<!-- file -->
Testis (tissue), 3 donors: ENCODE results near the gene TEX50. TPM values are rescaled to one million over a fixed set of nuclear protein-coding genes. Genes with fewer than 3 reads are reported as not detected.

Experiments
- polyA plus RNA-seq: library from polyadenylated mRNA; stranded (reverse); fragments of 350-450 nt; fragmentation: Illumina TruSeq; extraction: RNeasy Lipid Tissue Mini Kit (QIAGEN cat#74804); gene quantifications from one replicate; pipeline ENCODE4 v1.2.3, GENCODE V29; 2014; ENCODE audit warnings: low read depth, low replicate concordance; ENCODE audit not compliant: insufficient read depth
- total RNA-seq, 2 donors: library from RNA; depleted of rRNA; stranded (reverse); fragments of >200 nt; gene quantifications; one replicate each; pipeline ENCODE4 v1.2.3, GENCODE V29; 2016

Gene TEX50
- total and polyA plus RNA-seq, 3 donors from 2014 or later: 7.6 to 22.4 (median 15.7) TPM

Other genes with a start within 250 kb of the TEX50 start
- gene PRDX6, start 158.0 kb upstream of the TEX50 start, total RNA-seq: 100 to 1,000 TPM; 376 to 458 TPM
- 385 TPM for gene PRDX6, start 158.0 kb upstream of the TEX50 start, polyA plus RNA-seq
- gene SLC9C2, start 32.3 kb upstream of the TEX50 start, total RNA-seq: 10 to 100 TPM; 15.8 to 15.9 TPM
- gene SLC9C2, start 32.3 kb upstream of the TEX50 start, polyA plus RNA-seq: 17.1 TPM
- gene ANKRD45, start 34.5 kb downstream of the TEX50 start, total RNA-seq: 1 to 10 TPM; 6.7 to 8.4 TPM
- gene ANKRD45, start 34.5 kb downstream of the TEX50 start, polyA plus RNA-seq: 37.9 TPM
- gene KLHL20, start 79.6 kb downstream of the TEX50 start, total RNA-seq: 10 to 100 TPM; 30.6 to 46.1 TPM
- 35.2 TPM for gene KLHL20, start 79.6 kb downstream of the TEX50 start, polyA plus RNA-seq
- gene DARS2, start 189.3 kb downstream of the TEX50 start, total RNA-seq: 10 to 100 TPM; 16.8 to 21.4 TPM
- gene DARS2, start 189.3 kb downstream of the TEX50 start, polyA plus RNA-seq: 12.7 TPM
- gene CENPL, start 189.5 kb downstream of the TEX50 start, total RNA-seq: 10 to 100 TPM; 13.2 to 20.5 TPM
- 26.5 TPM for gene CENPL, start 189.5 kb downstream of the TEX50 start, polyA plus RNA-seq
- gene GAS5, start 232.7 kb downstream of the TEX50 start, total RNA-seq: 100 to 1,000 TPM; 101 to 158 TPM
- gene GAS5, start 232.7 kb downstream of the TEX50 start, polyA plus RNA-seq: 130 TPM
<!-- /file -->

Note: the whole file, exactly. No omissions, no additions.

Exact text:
Testis (tissue), 3 donors: ENCODE results near the gene TEX50. TPM values are rescaled to one million over a fixed set of nuclear protein-coding genes. Genes with fewer than 3 reads are reported as not detected.

Experiments
- polyA plus RNA-seq: library from polyadenylated mRNA; stranded (reverse); fragments of 350-450 nt; fragmentation: Illumina TruSeq; extraction: RNeasy Lipid Tissue Mini Kit (QIAGEN cat#74804); gene quantifications from one replicate; pipeline ENCODE4 v1.2.3, GENCODE V29; 2014; ENCODE audit warnings: low read depth, low replicate concordance; ENCODE audit not compliant: insufficient read depth
- total RNA-seq, 2 donors: library from RNA; depleted of rRNA; stranded (reverse); fragments of >200 nt; gene quantifications; one replicate each; pipeline ENCODE4 v1.2.3, GENCODE V29; 2016

Gene TEX50
- total and polyA plus RNA-seq, 3 donors from 2014 or later: 7.6 to 22.4 (median 15.7) TPM

Other genes with a start within 250 kb of the TEX50 start
- gene PRDX6, start 158.0 kb upstream of the TEX50 start, total RNA-seq: 100 to 1,000 TPM; 376 to 458 TPM
- 385 TPM for gene PRDX6, start 158.0 kb upstream of the TEX50 start, polyA plus RNA-seq
- gene SLC9C2, start 32.3 kb upstream of the TEX50 start, total RNA-seq: 10 to 100 TPM; 15.8 to 15.9 TPM
- gene SLC9C2, start 32.3 kb upstream of the TEX50 start, polyA plus RNA-seq: 17.1 TPM
- gene ANKRD45, start 34.5 kb downstream of the TEX50 start, total RNA-seq: 1 to 10 TPM; 6.7 to 8.4 TPM
- gene ANKRD45, start 34.5 kb downstream of the TEX50 start, polyA plus RNA-seq: 37.9 TPM
- gene KLHL20, start 79.6 kb downstream of the TEX50 start, total RNA-seq: 10 to 100 TPM; 30.6 to 46.1 TPM
- 35.2 TPM for gene KLHL20, start 79.6 kb downstream of the TEX50 start, polyA plus RNA-seq
- gene DARS2, start 189.3 kb downstream of the TEX50 start, total RNA-seq: 10 to 100 TPM; 16.8 to 21.4 TPM
- gene DARS2, start 189.3 kb downstream of the TEX50 start, polyA plus RNA-seq: 12.7 TPM
- gene CENPL, start 189.5 kb downstream of the TEX50 start, total RNA-seq: 10 to 100 TPM; 13.2 to 20.5 TPM
- 26.5 TPM for gene CENPL, start 189.5 kb downstream of the TEX50 start, polyA plus RNA-seq
- gene GAS5, start 232.7 kb downstream of the TEX50 start, total RNA-seq: 100 to 1,000 TPM; 101 to 158 TPM
- gene GAS5, start 232.7 kb downstream of the TEX50 start, polyA plus RNA-seq: 130 TPM